After several months of measured engagement with the world, North Korea reverted to its pompous toddler bluster Monday, amid growing uncertainty around next month’s summit between Donald Trump and Kim Jong Un.
Pyongyang lashed out at the South Korea–U.S. military exercises currently underway, as well as the claims in Washington that Trump’s high-pressure tactics forced North Korea to the table.
State-run newspaper Rodong Sinmun published eight articles in Monday’s edition rebuking Trump and his administration, including one poetically entitled: “Boiling the Heart’s Blood with Endless Revenge.”
“Our hearts burn with the blood of endless revenge toward the murderous U.S. imperialist and class enemy man-eaters who enjoy the slaughter of human beings,” the piece mused. “Any illusion about the enemy will lead to death.”
Another claimed: “The U.S. is provoking an arms race. It is using the plausible but fallacious concept of ‘peace through power’ to start a war to dominate the world.”
State-run news agency KCNA chimed in Tuesday, writing that the current detente is a product of “the matchless political savvy and strategic decision of the Supreme Leader of the DPRK, not just a passive response to pressure by someone.”
The criticism comes amid reports that Trump is wavering on the June 12 meeting in Singapore, with The New York Times reporting that Trump is worried the event will turn into a political embarrassment.
Vice President Mike Pence told Fox News Monday that it would be “a great mistake for Kim Jong Un to think he could play” Trump and that the U.S. president was more than willing to walk away from the negotiating table.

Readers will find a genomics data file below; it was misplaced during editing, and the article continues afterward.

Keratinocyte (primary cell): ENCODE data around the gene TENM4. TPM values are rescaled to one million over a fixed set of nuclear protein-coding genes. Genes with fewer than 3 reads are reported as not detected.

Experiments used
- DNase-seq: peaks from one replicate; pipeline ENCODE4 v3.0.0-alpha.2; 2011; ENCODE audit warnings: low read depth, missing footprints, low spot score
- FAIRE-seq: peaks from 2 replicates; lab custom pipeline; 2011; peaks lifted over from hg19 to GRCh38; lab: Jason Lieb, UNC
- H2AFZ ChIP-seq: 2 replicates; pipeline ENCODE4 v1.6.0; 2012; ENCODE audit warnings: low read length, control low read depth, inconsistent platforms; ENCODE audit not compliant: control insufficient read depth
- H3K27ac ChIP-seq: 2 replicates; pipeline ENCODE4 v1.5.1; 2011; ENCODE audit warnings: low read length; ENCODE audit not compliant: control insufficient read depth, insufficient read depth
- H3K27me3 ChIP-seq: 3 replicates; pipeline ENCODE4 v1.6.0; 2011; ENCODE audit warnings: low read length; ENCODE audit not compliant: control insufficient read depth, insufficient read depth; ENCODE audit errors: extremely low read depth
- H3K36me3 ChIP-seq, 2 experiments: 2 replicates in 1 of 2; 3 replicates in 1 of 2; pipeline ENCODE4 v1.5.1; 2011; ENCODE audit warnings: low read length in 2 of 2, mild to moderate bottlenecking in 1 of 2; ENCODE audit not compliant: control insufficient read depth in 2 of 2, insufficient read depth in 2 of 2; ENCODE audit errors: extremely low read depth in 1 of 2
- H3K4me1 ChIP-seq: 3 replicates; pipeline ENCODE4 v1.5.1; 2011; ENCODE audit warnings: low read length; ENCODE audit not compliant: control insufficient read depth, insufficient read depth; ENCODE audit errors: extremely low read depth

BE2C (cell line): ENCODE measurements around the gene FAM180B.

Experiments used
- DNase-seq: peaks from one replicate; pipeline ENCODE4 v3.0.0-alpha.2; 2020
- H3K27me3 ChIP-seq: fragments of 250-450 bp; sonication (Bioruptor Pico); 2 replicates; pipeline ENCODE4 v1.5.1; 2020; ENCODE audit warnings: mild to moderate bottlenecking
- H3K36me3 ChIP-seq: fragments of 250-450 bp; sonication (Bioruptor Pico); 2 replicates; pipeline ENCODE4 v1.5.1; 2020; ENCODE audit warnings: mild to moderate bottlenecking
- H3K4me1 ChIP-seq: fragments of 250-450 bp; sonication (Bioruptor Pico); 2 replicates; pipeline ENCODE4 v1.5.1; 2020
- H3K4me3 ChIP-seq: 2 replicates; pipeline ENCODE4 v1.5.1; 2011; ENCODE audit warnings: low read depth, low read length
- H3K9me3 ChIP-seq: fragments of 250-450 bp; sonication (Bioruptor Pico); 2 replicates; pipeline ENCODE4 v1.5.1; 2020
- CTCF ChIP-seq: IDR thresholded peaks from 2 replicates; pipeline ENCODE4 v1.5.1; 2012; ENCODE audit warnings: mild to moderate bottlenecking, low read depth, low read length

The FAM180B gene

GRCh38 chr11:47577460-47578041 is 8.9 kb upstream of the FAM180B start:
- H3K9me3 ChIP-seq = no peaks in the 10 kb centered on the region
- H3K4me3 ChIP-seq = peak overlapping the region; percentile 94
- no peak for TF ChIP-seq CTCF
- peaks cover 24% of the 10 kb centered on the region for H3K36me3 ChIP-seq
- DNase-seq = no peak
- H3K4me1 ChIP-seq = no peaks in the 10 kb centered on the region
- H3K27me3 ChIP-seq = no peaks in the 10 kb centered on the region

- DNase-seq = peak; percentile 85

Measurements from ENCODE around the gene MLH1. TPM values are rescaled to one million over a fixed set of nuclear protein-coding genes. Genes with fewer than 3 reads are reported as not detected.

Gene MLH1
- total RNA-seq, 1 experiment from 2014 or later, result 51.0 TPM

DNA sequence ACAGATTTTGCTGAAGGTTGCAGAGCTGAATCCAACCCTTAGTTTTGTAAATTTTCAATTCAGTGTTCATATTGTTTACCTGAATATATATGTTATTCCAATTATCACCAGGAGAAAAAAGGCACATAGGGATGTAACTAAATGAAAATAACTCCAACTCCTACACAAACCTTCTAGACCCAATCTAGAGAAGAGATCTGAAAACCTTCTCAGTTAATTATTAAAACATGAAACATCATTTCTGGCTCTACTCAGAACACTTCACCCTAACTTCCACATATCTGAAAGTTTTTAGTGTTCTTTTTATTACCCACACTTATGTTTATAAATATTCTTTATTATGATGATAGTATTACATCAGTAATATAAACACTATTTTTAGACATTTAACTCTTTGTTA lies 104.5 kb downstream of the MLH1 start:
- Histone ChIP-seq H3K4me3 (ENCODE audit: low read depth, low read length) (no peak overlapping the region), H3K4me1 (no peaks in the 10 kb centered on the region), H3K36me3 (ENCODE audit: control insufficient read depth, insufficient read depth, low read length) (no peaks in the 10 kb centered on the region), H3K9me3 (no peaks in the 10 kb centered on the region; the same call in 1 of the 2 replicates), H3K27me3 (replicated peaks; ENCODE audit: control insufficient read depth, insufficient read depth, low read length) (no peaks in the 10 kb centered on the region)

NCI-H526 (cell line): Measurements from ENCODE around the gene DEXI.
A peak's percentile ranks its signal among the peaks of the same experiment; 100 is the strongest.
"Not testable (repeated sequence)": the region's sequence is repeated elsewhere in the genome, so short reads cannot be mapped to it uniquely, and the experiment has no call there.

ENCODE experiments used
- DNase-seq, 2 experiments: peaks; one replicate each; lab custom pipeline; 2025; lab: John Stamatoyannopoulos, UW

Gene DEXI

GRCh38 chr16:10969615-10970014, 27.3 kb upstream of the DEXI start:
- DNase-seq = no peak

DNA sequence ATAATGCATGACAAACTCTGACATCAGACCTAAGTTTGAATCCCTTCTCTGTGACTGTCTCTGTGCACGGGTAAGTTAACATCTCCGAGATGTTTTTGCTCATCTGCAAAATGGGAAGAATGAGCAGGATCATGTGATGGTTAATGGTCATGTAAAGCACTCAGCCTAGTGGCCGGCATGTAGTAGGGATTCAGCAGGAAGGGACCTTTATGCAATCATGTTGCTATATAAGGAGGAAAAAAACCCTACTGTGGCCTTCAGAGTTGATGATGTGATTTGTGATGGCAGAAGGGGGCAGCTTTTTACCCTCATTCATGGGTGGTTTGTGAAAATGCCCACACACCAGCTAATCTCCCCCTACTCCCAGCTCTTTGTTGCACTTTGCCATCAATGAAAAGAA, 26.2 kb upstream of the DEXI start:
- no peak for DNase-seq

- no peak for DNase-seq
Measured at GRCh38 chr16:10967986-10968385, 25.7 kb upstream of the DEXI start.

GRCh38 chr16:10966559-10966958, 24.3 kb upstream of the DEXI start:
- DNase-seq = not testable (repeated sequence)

Pence’s comments referenced Kim’s threat last week to pull out of the summit after National Security Adviser John Bolton suggested North Korea could follow a “Libya model” of denuclearisation — something Kim is eager to avoid as it ended with the death of despot Muammar Gaddafi.
The renewed uncertainty comes as North Korea prepares to dismantle its Punggye-ri nuclear test site Wednesday in front of journalists from around the world.
However, no journalists from South Korea will be present after Pyongyang criticized Seoul for the ongoing military exercises.
Also scheduled Wednesday were high-level talks between North and South Korean officials — but these were abruptly canceled by Pyongyang.
Despite the White House faltering on the meeting, it didn’t stop the administration minting a commemorative coin, which features Trump and Kim facing each other bouffants resplendent.
Cover image: This picture released by North Korean news agency Korean Central News Agency (KCNA) on January 1, 2017 shows North Korean leader Kim Jong-Un delivering the new year message in Pyongyang. (STRINGER/AFP/Getty Images)